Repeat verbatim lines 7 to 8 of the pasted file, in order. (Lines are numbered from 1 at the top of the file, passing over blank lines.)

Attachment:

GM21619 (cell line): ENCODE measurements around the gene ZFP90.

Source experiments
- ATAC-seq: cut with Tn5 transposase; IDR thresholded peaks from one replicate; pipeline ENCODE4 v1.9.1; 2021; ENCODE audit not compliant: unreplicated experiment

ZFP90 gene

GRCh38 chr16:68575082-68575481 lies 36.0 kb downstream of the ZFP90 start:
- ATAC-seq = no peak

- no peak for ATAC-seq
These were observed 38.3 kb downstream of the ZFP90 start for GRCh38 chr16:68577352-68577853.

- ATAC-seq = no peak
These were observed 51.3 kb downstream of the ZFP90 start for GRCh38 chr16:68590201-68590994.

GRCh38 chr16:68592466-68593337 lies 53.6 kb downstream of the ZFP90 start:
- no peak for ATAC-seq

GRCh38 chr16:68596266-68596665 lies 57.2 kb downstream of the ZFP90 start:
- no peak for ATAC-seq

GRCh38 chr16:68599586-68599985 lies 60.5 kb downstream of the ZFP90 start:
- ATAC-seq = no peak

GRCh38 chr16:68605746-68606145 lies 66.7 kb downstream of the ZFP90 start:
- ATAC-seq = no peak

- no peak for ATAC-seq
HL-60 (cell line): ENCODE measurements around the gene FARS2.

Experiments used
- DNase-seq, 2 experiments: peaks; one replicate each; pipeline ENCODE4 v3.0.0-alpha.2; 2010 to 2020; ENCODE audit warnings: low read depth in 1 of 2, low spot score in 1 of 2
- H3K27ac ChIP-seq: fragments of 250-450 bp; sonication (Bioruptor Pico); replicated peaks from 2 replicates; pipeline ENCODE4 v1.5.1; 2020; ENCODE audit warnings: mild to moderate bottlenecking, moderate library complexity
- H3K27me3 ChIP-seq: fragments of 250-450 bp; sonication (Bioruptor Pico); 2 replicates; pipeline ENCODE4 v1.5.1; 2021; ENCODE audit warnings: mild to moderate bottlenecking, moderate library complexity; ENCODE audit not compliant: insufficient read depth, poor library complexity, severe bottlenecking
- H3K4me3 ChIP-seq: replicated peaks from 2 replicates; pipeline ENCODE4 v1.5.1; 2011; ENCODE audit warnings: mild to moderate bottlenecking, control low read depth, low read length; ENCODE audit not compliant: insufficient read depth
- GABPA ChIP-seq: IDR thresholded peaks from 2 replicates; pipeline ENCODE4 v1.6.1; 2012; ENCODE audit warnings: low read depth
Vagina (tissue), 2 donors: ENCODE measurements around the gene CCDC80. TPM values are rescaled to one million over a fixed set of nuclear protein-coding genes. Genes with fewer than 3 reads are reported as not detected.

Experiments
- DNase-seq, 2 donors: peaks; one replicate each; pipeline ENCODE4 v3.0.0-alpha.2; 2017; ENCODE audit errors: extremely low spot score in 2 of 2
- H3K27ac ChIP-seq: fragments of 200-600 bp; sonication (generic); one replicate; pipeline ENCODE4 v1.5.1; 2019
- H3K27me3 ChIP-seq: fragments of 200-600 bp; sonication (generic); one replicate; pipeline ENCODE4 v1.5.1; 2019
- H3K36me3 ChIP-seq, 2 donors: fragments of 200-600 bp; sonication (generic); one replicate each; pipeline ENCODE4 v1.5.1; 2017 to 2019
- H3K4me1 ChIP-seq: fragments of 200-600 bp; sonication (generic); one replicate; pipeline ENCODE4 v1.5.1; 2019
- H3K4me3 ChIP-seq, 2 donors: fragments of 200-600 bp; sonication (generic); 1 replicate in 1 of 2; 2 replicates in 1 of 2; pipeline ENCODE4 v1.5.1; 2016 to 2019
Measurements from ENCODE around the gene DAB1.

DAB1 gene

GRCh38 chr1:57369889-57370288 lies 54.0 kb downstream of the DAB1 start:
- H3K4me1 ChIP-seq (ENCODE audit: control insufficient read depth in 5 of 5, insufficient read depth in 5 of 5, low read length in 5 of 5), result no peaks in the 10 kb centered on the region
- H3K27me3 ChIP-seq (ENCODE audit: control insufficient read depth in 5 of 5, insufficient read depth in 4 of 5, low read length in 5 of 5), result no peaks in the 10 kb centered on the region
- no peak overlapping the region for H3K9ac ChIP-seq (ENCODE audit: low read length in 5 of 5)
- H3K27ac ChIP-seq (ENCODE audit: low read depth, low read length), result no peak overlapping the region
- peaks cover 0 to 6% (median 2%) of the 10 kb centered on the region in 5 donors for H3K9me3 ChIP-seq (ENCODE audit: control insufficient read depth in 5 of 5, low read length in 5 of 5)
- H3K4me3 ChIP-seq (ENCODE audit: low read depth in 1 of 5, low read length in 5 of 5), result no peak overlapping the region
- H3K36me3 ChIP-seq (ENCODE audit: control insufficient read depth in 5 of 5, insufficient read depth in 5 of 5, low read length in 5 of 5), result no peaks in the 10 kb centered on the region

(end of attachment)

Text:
- no peak for ATAC-seq
These were observed 38.3 kb downstream of the ZFP90 start for GRCh38 chr16:68577352-68577853.